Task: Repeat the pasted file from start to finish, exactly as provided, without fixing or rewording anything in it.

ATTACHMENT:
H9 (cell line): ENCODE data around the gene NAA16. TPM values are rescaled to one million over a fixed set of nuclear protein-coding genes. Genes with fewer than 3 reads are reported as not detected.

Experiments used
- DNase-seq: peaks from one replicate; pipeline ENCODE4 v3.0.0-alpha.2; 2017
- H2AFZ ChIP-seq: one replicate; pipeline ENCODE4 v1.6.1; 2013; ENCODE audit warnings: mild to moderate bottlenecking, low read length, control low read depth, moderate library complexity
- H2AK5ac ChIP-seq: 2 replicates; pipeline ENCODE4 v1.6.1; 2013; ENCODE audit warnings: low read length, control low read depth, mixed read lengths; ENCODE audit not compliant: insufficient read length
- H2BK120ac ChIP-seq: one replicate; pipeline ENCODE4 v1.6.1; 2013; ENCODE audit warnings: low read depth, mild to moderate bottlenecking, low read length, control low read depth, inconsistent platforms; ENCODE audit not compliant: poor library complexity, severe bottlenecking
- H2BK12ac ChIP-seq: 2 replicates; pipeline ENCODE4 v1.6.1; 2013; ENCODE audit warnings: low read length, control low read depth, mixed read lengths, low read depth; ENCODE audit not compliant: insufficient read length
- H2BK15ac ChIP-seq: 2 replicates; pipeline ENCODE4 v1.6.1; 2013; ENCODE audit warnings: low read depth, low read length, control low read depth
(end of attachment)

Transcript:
H9 (cell line): ENCODE data around the gene NAA16. TPM values are rescaled to one million over a fixed set of nuclear protein-coding genes. Genes with fewer than 3 reads are reported as not detected.

Experiments used
- DNase-seq: peaks from one replicate; pipeline ENCODE4 v3.0.0-alpha.2; 2017
- H2AFZ ChIP-seq: one replicate; pipeline ENCODE4 v1.6.1; 2013; ENCODE audit warnings: mild to moderate bottlenecking, low read length, control low read depth, moderate library complexity
- H2AK5ac ChIP-seq: 2 replicates; pipeline ENCODE4 v1.6.1; 2013; ENCODE audit warnings: low read length, control low read depth, mixed read lengths; ENCODE audit not compliant: insufficient read length
- H2BK120ac ChIP-seq: one replicate; pipeline ENCODE4 v1.6.1; 2013; ENCODE audit warnings: low read depth, mild to moderate bottlenecking, low read length, control low read depth, inconsistent platforms; ENCODE audit not compliant: poor library complexity, severe bottlenecking
- H2BK12ac ChIP-seq: 2 replicates; pipeline ENCODE4 v1.6.1; 2013; ENCODE audit warnings: low read length, control low read depth, mixed read lengths, low read depth; ENCODE audit not compliant: insufficient read length
- H2BK15ac ChIP-seq: 2 replicates; pipeline ENCODE4 v1.6.1; 2013; ENCODE audit warnings: low read depth, low read length, control low read depth